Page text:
It has been difficult to make out whether or not we made progress at the Copenhagen climate talks in December 2009. The 15th Conference of the Parties to the UN FCCC, certainly failed to match the scale of the climate challenge. The scientific consensus was and is that significant cuts in emission of greenhouse gases are required and that the longer the world community put off a decision, the greater the risk of dangerous climate change in future. However, there was a mountain to climb: although some parties had well prepared positions, it became clear that there were too many with extreme political difficulties.
The outcome is a rather mixed bag of good intentions recorded in the Copenhagen Accord, including provisions for each party to the FCCC to give either clear commitments to the reduction of greenhouse gases or a clear statement of measures to be taken, provisions for a US$30 billion fund to finance measures in those countries least able to afford them and provisions for improved measures to prevent deforestation and forest degradation.
However, it appears that the agreement has failed its first test as the deadline for submission of targets and measures, 31 January 2010, has been postponed.
For a more comprehensive report please see the February edition of the IUAPPA Newsletter. Click here for your copy.
The IUAPPA International Board met in conjunction with the 2009 Tunis Regional Conference on Sunday 22 and Tuesday 24 November.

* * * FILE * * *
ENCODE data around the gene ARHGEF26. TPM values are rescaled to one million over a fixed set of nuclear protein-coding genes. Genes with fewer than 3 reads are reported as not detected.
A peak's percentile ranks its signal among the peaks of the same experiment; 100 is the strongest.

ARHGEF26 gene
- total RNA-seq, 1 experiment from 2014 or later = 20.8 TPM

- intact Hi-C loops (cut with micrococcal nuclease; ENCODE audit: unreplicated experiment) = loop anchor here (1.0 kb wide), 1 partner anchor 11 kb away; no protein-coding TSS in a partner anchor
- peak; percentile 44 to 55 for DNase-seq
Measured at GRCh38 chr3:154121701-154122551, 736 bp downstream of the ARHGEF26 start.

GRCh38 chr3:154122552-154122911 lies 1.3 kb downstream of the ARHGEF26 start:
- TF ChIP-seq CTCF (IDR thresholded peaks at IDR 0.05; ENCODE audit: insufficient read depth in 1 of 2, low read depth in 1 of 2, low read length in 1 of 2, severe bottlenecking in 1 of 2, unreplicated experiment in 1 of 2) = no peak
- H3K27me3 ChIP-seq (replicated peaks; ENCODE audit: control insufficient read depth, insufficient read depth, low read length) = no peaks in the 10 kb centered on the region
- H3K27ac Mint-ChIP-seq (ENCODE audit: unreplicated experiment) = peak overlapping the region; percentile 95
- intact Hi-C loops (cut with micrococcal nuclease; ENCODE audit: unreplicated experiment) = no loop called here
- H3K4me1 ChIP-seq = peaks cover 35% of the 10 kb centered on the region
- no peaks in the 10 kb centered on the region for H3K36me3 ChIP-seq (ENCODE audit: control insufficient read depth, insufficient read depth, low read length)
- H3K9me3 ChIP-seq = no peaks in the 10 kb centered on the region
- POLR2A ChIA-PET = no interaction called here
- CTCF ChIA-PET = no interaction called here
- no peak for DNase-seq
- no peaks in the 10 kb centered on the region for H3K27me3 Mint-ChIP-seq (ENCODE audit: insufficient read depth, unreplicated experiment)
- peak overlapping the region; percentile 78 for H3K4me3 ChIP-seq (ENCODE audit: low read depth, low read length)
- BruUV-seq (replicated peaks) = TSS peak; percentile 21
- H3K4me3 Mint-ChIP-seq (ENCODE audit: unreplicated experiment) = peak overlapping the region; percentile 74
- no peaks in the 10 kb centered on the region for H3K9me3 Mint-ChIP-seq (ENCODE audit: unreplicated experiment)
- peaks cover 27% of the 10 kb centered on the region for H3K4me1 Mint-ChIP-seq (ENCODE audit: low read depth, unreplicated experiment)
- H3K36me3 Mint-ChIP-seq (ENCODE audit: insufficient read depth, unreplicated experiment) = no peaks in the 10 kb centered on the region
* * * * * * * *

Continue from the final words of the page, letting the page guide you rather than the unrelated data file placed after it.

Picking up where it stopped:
Board members heard from the IUAPPA President, Alan Gertler (AWMA), about the programme for the 2010 World Congress, which is to be held in Vancouver on 12 to 16 September. Visit www.iuappa2010.com for full details.
Progress reports were given on the Global Atmospheric Forum and on the Transport and Urban Air Quality Management Seminar series. Board members had a first sight of the new format for the website prior to its introduction and heard proposals for a possible new edition of the IUAPPA compendium of legislation and practice, Clean Air Around the World.
Encouraged by the Tunis Regional Conference, the Board agreed that Regional meetings were an excellent means of reaching out to new members and exploring topics that resonated on a regional level.
For further information please see the February edition of the IUAPPA Newsletter. Click here for your copy.
Better Air Quality in North Africa
November 2009 saw the IUAPPA Regional Conference on “Better Air Quality in North Africa”, organised by the Sahara and Sahel Observatory in Tunis. It was the first opportunity for IUAPPA and the Global Air Pollution Forum to meet with representatives from the North African countries to consider and discuss the issues raised by air pollution in the region and measures to deal with them.
Overall the participants, including delegations from all six North African Countries, many other parts of Africa and representatives from some eight international bodies, heard over 40 presentations during the three days of the Regional Conference. It was pleasing to see so many civil societies at the meeting, including the IUAPPA member organisation, Women for Sustainable Development.
For a full report see the February edition of the IUAPPA Newsletter. Click here for your copy.